Gaining 2 stones in 3 months!
The 17th season of the American Yunguseng Dojang starts in just a few days! At this point, I’m unlikely to hit my stated November goal of KGS 4 kyu by the end of the year, but that’s OK by me. In an effort to play more briskly as well as solidify what I learned over the past three months, I’ve been playing many games on IGS. I had an old provisional 10 kyu account I never used beyond following Japanese pro events, so I decided to see how well I would do. After 20 games I now have a solid 8 kyu rank, which, as far as I can tell, is quite comparable to KGS 5 kyu and the ratings comparison chart seems to confirm this. My rated win/loss on IGS so far is 16-5, so I feel confident that my KGS rank is close to the mark with respect to my current ability.
Considering this and looking at my KGS rank graph over season 16, I can say with even more certainty that I think investing in AYD was the right idea for improving my game. Still the cost isn’t insignificant, and I think to get the most out of In-seong’s system you have to really take advantage of the materials provided and be ready to put some time in outside of the scheduled AYD events.
What follows is an idiosyncratic take on how to get the most out of In-seong’s online school. Don’t assume that other members of AYD would agree with anything I say here!
I wish I had done this earlier - you should try to play your AYD game at the scheduled time. Getting feedback right after your game while it’s still fresh in your mind is important. Even if your game isn’t reviewed you should absolutely stay for the reviews of the other games in your league band. While you may initially believe that your mistakes are somehow unique or special, sitting through other game reviews will quickly disabuse you of that notion. Within a league band, you will see many, many similar mistakes whether opening theory, patterns, direction of play, endgame, and of course life and death. It’s watching other game reviews that convinced me to revisit my approach to life and death. I no longer feel that there are go problems “below” my level.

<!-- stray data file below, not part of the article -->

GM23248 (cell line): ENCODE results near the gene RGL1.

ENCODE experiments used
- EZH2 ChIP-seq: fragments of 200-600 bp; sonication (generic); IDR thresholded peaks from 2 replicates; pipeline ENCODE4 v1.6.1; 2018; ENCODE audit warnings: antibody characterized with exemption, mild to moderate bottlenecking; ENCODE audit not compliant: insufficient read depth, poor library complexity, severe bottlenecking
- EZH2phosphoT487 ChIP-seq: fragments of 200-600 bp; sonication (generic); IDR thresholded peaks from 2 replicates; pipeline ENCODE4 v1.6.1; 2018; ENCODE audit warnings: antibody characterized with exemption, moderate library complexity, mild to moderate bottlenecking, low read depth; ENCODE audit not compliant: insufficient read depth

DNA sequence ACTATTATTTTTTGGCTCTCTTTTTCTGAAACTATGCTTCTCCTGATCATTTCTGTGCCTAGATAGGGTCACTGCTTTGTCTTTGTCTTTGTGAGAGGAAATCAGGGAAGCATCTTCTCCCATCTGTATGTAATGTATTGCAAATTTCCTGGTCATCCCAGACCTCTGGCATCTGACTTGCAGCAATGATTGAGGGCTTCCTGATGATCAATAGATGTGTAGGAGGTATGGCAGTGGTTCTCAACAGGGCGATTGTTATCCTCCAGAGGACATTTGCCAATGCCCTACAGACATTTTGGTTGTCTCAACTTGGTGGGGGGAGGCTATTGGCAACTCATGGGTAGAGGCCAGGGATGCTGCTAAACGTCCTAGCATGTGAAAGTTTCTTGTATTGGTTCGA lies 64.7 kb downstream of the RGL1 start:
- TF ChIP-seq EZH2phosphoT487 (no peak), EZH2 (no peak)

In-seong’s lectures rock. It’s a solid mix of theory, philosophy, and practical technique. However, at first I thought I should go out of my way to make it to the lectures. Now that I have a season under my belt, I can say that missing a lecture is not a big deal - not like missing the live reviews. You can always watch these later if some reason your life schedule makes it hard to attend.
None of this is to say the lectures are not a critical part of AYD, in fact, quite the opposite. AYD is more like a school less like a one-on-one teaching environment. Game reviews rarely go longer than 15 minutes, so In-seong will often identify a knowledge or technique gap and point out a previous lecture you should watch to fill in those gaps. You should take this advice seriously and queue up some time to go over this content, likely, a couple of times.
Books & Tsumego
You should probably continue whatever self-study schedule you had before, just make sure it’s guided by whatever you’re picking up from AYD. For me this has been about studying patterns, evaluating a position, and doing tons of easy life and death. Currently I’m on Essential Life and Death Volume 2 and working my way through the 1000+ Wbaduk advanced easy problems. The Wbaduk problems are slightly harder than Graded Go Problems For Beginners Volume 3. Speaking of which, I went through that book for the 4th time over a few days. It’s a good set but I’m now convinced that the Jump Level Up! series is a superior approach for understanding these kinds of life and death problems.
Play lots of Games
You’re not going to improve very quickly if you only play AYD games. It’s important to play faster games outside of AYD to solidify what you’ve learned as well as stretch your ability.
I played 28 games so far this month, 2 on Tygem, 5 on KGS and 21 on IGS. A few were complete disasters like my two blitz games on Tygem, but for the most part my games were reasonable wins and losses. I currently have a tentative plan to use Tygem for warmup blitz, KGS for medium pace games, and IGS for more thoughtful games (Canadian time is just better suited for it).
Well that’s that. I’m looking forward to seeing how much I improve in season 17. If you’re curious about AYD I recommend trying it out for a month like I did. As you can probably tell, I ended up pretty hooked!